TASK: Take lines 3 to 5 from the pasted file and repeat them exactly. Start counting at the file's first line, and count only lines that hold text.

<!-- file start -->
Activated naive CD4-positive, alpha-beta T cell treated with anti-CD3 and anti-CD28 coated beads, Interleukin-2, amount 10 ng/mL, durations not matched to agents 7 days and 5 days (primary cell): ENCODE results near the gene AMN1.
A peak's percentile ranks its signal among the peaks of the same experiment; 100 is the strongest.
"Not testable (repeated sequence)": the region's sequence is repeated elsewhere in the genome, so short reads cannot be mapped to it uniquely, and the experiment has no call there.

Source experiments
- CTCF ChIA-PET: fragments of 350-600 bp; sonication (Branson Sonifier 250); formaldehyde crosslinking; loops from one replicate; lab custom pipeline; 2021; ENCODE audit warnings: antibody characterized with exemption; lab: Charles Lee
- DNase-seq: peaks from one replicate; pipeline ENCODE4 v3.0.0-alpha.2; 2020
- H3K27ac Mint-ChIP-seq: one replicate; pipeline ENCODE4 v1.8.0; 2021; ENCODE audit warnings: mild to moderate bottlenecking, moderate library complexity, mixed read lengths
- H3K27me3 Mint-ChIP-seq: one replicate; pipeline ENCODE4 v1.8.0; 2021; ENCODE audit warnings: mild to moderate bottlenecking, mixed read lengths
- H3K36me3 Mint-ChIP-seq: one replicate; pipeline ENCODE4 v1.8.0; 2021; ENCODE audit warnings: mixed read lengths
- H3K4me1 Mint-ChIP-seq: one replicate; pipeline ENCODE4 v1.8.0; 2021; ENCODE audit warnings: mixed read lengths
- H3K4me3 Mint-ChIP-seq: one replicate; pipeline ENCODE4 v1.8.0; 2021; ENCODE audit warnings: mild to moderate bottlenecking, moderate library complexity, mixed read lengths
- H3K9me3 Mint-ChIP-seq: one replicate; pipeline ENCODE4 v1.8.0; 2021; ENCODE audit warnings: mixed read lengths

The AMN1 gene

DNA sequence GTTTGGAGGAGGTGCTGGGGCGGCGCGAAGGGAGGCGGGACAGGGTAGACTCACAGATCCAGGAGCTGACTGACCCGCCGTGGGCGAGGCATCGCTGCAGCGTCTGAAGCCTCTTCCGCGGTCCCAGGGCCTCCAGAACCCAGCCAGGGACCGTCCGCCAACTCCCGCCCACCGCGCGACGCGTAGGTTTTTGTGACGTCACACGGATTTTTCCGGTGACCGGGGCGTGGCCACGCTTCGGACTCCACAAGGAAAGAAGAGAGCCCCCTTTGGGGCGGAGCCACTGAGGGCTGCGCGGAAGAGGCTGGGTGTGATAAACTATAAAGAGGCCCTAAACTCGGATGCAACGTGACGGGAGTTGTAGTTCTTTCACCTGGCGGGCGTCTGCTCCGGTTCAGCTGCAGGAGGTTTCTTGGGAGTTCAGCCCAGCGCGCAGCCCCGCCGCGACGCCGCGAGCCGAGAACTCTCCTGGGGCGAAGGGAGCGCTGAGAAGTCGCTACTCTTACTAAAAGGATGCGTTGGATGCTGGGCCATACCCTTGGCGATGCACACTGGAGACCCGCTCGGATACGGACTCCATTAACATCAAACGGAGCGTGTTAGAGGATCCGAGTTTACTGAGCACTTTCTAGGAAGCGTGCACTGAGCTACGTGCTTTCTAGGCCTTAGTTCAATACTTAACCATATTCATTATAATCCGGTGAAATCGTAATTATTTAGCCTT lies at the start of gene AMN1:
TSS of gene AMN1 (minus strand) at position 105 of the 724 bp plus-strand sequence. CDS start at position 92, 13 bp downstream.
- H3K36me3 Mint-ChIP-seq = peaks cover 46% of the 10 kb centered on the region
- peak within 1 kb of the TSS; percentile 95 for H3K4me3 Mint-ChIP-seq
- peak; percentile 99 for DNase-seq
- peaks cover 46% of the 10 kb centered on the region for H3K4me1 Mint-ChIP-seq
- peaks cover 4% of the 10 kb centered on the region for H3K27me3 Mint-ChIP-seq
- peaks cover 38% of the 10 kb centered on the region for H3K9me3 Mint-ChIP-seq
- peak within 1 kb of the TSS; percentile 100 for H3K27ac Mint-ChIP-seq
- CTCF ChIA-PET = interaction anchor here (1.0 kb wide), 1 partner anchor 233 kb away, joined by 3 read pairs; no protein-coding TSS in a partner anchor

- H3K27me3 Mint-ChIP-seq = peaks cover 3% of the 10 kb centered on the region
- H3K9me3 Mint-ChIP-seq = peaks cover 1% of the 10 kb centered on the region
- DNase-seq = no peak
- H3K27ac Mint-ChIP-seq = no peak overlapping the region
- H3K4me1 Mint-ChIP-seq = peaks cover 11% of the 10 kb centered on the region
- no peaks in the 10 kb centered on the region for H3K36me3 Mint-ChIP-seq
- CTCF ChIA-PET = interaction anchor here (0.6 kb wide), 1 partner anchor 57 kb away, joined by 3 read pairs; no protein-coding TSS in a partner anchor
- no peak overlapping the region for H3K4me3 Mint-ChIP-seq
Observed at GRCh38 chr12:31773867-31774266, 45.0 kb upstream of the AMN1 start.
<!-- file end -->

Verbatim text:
"Not testable (repeated sequence)": the region's sequence is repeated elsewhere in the genome, so short reads cannot be mapped to it uniquely, and the experiment has no call there.

Source experiments
- CTCF ChIA-PET: fragments of 350-600 bp; sonication (Branson Sonifier 250); formaldehyde crosslinking; loops from one replicate; lab custom pipeline; 2021; ENCODE audit warnings: antibody characterized with exemption; lab: Charles Lee